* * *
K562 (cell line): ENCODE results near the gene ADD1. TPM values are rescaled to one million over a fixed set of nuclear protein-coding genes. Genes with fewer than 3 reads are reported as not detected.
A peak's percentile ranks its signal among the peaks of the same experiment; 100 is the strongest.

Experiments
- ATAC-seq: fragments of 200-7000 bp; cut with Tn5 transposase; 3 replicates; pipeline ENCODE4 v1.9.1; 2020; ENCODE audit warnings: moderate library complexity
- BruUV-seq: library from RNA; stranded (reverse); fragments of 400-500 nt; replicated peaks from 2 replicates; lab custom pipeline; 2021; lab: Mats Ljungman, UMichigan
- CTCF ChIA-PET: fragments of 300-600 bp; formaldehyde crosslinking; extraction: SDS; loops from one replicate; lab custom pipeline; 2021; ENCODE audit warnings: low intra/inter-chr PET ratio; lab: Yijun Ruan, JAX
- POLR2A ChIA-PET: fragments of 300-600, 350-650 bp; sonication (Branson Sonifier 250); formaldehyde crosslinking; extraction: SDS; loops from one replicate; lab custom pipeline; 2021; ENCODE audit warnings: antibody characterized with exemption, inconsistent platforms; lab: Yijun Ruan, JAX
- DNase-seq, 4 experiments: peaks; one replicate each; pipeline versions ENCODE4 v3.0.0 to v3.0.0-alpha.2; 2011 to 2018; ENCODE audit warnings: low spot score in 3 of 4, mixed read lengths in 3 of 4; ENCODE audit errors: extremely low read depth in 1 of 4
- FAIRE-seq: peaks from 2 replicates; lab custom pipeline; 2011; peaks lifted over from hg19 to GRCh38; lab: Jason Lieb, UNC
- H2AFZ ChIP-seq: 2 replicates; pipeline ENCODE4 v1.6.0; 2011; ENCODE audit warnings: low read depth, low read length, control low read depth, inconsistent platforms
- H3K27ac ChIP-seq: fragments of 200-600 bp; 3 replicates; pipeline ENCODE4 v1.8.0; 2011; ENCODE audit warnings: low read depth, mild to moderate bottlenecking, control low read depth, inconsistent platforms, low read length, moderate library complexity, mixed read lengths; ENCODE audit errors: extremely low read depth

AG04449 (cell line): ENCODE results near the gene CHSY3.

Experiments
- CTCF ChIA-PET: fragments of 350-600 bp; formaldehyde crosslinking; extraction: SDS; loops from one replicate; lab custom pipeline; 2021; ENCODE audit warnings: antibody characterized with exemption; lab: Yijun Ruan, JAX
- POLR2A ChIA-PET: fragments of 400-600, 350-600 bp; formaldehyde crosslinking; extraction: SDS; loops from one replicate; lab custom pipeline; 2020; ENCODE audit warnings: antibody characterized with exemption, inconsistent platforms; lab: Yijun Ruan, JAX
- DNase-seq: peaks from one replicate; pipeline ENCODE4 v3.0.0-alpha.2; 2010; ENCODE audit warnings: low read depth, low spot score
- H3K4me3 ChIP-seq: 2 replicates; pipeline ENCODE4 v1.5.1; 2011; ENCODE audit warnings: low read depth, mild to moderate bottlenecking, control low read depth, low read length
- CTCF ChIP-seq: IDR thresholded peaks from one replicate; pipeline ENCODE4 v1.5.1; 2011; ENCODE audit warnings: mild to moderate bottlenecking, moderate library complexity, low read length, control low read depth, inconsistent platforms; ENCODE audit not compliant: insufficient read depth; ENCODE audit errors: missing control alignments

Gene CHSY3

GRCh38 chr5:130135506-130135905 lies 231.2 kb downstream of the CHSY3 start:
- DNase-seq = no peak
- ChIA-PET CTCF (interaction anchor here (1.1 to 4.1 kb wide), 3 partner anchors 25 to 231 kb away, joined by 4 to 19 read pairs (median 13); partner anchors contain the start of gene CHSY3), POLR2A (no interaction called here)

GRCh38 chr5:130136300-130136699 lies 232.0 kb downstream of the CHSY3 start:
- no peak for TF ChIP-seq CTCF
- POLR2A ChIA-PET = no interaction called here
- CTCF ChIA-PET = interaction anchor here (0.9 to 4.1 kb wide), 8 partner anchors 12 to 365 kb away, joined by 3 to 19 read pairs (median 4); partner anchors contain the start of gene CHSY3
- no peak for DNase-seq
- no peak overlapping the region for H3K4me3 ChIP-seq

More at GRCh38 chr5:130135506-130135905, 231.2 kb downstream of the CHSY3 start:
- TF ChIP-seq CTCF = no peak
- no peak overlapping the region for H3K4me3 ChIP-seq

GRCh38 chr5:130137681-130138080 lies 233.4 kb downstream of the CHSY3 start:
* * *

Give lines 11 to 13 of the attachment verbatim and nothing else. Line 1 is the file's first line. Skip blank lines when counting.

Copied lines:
- H3K27ac ChIP-seq: fragments of 200-600 bp; 3 replicates; pipeline ENCODE4 v1.8.0; 2011; ENCODE audit warnings: low read depth, mild to moderate bottlenecking, control low read depth, inconsistent platforms, low read length, moderate library complexity, mixed read lengths; ENCODE audit errors: extremely low read depth

AG04449 (cell line): ENCODE results near the gene CHSY3.

Experiments